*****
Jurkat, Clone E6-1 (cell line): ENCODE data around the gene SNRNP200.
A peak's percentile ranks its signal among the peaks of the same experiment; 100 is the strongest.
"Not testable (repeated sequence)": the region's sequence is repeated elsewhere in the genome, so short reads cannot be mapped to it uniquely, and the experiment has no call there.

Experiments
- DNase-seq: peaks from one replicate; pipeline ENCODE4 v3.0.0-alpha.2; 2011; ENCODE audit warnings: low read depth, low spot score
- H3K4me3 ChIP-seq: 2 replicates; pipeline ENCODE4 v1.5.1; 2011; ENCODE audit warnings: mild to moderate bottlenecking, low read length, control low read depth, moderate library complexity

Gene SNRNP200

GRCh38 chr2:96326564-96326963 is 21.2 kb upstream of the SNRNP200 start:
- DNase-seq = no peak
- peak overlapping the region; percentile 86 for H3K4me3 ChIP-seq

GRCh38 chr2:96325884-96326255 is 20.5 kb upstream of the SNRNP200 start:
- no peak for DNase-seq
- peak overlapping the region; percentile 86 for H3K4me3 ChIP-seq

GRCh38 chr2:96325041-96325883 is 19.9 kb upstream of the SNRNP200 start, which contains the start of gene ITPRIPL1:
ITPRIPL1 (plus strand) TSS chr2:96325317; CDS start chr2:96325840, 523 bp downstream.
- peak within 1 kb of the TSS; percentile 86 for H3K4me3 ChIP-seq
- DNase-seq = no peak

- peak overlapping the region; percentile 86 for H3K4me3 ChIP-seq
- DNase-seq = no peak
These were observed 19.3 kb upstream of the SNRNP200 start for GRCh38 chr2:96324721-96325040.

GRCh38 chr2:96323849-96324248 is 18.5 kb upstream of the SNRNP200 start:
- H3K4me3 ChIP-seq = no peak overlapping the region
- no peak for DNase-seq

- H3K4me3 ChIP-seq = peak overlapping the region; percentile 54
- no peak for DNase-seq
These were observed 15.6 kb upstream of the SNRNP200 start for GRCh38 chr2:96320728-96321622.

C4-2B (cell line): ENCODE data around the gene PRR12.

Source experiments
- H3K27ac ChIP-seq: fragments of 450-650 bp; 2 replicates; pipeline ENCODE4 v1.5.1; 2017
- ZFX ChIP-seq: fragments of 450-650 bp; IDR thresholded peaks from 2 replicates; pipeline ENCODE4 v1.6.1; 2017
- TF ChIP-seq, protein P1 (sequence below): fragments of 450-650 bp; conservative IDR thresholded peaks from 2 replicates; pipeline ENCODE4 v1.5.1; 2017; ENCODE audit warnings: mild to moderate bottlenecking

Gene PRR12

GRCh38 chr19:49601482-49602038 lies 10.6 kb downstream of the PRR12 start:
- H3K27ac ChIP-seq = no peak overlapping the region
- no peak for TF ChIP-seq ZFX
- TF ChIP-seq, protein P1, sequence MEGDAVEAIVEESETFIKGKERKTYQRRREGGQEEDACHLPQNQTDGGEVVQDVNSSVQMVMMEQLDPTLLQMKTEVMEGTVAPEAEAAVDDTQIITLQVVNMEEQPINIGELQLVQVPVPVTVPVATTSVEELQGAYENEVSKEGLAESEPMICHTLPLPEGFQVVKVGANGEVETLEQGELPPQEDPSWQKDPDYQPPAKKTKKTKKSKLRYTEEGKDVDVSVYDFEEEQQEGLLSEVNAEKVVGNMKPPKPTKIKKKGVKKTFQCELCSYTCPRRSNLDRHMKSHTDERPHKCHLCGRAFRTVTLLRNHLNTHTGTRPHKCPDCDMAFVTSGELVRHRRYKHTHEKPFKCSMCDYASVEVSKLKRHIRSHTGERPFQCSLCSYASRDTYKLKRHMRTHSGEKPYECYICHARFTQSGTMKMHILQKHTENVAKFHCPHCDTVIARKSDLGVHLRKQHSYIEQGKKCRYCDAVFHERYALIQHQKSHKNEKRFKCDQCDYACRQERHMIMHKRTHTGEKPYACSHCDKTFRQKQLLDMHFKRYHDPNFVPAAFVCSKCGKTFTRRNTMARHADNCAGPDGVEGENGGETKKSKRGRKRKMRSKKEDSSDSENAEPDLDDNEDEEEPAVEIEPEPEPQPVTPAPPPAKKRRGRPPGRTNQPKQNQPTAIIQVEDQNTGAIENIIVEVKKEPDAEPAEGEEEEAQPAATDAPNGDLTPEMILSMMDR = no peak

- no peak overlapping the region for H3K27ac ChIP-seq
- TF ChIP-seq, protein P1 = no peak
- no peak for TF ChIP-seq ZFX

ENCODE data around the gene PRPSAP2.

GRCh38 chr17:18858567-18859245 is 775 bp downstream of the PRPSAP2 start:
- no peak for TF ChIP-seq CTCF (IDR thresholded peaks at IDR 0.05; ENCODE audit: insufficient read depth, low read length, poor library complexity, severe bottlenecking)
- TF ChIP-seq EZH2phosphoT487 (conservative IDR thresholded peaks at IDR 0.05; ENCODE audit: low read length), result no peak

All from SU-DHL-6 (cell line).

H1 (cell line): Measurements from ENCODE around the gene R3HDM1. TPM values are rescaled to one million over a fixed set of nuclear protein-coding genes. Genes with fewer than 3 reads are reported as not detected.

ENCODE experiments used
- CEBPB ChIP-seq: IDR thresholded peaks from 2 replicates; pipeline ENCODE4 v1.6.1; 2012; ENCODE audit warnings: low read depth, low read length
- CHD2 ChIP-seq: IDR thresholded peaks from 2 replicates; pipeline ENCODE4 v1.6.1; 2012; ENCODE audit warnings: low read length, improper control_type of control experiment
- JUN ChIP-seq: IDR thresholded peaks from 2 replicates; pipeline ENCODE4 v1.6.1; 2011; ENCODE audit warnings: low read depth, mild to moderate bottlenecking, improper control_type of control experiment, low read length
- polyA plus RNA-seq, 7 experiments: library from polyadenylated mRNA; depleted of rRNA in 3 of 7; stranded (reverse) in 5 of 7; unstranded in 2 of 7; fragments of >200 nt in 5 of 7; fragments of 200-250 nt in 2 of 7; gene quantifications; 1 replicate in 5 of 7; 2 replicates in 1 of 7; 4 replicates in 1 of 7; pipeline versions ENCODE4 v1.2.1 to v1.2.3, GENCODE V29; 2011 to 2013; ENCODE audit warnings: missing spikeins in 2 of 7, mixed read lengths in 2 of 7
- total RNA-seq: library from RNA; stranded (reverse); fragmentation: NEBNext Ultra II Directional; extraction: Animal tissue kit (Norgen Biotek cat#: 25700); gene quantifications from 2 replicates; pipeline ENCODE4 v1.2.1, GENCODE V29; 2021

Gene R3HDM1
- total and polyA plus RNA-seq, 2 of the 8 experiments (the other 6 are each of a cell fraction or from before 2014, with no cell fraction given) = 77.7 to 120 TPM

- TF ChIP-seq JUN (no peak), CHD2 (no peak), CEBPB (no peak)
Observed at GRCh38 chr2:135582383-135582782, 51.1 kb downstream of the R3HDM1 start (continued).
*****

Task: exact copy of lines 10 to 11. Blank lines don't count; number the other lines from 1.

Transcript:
- peak overlapping the region; percentile 86 for H3K4me3 ChIP-seq

GRCh38 chr2:96325884-96326255 is 20.5 kb upstream of the SNRNP200 start: